Goldenseal: has mild antiseptic, sedative, and muscle relaxant properties. It is primarily used as an anitibiotic and for digestive purposes ...

Common Names: Goldenseal, Eye Balm, Eye Root, Indian dye, Indian paint

Botanical Name: Hydrastis canadensis

Family: Ranunculaeae

Plant Type: Hardy perennial

Parts Used: Dried leaves and stems, rhizomes (underground stems), roots

Flowering: April

Native to eastern North America, goldenseal grows wild in the rich soil of damp meadows and shady, moist woodlands from Connecticut to Minnesota and southward. In Canada it occurs chiefly in Ontario.

Description: Goldenseal is a small perennial woodland herb with a knotty rhizome that sends up two or more erect, hairy stems, each typically ending in a fork with two leaves. The rootstock consists of an irregularly knotted, thin horizontal root, marked with scars from previous year's flowerstem. The large, soft leaves are deeply divided into five to seven lobes. A small, solitary greenish-white flower is produced at the end of each stem in April that develops into a fruit. The fruit ripens in July and has the superficial appearance of a raspberry with small, fleshy, red berries containing 1 or 2 black, shiny seeds. The berry is not edible.

Cultivation: Goldenseal is a woodland plant. It prefers to grow in a rich, moist, loamy soil in two-thirds shade. It is a very difficult plant to cultivate for the casual gardener. Grow from seed or from a root piece with a growing bud.

Harvesting: Harvest roots in the second autumn. Use fresh, or dry.

Goldenseal Magick

Healing. Money.

Gender: Masculine

Planet: Sun

Element: Fire

Burn as an incense to deepen your meditations.

To attract money, add a small piece of dried goldenseal to an amulet.

Put a piece of root on your altar to help you deepen your connection with spirit.

Hold a piece of goldenseal in your right hand to make your magical ritual more effective.

Sprinkle some dried goldenseal in your mop water to purify your home and release any negativity.

Herbal Healing with Goldenseal

Medicinal Actions: Antibiotic, anti-inflammatory, antimicrobial, astringent, cholagogue, stimulant (digestive system)

Medicinal Uses: Goldenseal is hepatic, cholagogue, a bitter digestive stimulant, and a primary antimicrobial for acute infection. It promotes glandular function, and is an invaluable tonic stimulant for overrelaxed, profusely secreting mucous membranes; having a wide effect on the respiratory, digestive, and genito-urinary systems. It has an anti-catarrhal effect, especially in sinus conditions. Extract of goldenseal is used to lower blood sugar levels. Goldenseal eyewash is especially effective against staph aureus and reduces inflammation. Goldenseal improves blood supply to the spleen, which filters our blood to remove impurities.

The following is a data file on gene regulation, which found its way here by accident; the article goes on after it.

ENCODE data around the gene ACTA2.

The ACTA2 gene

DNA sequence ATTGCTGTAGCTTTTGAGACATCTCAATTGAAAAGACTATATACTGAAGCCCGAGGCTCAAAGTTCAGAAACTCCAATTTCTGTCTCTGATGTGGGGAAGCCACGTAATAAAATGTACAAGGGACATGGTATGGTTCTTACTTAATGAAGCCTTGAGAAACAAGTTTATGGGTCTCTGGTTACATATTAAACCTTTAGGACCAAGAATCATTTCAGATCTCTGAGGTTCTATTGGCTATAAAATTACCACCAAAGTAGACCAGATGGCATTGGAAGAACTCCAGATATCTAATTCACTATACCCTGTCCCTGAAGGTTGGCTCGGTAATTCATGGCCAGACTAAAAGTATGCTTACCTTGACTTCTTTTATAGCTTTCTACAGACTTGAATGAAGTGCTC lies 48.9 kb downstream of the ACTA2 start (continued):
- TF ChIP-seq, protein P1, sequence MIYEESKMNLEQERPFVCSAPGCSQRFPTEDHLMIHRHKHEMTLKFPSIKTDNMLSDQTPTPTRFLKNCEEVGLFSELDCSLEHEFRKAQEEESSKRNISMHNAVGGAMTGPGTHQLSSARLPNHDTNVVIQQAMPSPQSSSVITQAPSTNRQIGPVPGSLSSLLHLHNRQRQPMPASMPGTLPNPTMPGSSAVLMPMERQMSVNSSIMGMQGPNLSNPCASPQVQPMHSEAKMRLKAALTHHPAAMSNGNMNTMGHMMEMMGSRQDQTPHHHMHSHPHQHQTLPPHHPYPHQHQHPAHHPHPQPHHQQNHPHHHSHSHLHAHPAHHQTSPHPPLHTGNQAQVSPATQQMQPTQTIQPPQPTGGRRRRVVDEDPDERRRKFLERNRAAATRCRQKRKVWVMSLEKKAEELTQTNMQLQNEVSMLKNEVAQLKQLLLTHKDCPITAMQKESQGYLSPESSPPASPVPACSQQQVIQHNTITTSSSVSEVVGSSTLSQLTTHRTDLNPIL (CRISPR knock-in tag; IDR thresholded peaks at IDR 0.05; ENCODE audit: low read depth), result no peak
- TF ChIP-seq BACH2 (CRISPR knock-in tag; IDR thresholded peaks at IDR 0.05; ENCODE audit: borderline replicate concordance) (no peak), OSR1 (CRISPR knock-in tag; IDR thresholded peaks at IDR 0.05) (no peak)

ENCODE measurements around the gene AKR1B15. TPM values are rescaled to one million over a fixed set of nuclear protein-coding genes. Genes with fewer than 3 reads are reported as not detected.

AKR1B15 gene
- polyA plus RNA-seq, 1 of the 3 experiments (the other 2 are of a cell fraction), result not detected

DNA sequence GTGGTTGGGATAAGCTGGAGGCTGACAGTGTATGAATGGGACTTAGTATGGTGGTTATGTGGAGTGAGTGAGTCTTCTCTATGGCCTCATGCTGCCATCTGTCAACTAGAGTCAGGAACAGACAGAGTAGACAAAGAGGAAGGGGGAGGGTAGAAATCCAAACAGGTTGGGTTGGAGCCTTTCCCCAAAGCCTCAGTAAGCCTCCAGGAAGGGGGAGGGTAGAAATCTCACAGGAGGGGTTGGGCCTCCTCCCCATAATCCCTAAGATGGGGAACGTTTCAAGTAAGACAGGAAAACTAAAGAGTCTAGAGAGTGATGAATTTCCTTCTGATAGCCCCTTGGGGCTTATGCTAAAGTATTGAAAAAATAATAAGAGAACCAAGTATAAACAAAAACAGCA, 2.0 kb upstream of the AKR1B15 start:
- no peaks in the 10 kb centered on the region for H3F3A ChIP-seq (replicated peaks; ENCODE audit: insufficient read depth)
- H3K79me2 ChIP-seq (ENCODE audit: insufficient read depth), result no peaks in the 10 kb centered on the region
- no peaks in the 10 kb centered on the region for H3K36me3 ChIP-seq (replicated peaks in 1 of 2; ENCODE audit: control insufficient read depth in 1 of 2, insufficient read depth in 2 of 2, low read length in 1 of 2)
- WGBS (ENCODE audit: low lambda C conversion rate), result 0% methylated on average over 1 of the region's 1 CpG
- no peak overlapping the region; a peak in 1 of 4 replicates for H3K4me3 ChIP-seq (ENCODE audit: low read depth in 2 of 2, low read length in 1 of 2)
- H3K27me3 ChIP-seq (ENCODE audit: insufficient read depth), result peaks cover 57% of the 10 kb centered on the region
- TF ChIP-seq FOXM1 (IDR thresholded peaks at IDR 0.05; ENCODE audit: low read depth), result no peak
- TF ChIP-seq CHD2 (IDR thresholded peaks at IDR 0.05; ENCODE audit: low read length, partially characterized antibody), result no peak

Contraindications / Cautions:

  • Check with a modern herbalist prior to using goldenseal and avoid it altogether during pregnancy.
  • Never use this herb for more than a week at a time, as large quantities can accumulate in the system and cause serious side effects ranging from nausea, vomiting, and diarrhea to convulsions, respiratory failure, paralysis, and even death.

Nature at Risk: because of over-collecting and habitat destruction, goldenseal is listed as endangered or threatened in twelve of the twenty-two states in which it occurs. In 1997, the herb was listed on Appendix II of the Convention for International Trade on Endangered Species (CITES). In some states, harvesting goldenseal on public lands is illegal. Use substitute plants, or commercially cultivated goldenseal when possible.

Tip: Because of the price that the root still commands today, products containing it are susceptible to adulteration. Some supplements sold as "goldenseal herb" may contain goldenseal leaves rather than roots. The leaves have approximately one-tenth the amount of active alkaloids found in the roots.


Body Care with Goldenseal

  • To treat mouth ulcers, gum disease and sore throats, gargle with 1 teaspoon goldenseal tincture in a glass of warm water three times daily.
  • To ease skin inflammation, especially in eczema or measles, bathe the affected areas with 1 teaspoon goldenseal tincture in 1/2 cup water.

Tincture: 200 g (7 oz) dried or 400 g (14 oz) fresh goldenseal root in 1 litre (4 cups) vodka-water mix.

Source: The Essential Herbs Handbook by Lesley Bremness is free to access and use.
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Steep the recommended quantity of leaves or flowers of the herb in one cup of just-boiled water for 10 minutes (this makes one dose). Strain before drinking, or leave the herbs as sprigs and simply remove them. Always cover infusions if you intend to store them, and use them within 24 hours. Drink hot or cold.


Place the relevant quantity of herbs in 800ml cold water (makes three doses) in a pan. Boil, then simmer for 1 hour to reduce the liquid by a third. Strain through a fine sieve into a jug and store, in a cool place, for up to 24 hours. Drink hot or cold.


Tinctures can be used to prepare roots or leaves. They include alcohol and water to extract the properties from the herbs which would not be available if a water preparation alone was used. It is possible to replace the alcohol with glycerol or vinegar.

A tincture will last for up to two years, which makes it a very convenient method if you intend long-term use of the herbs.

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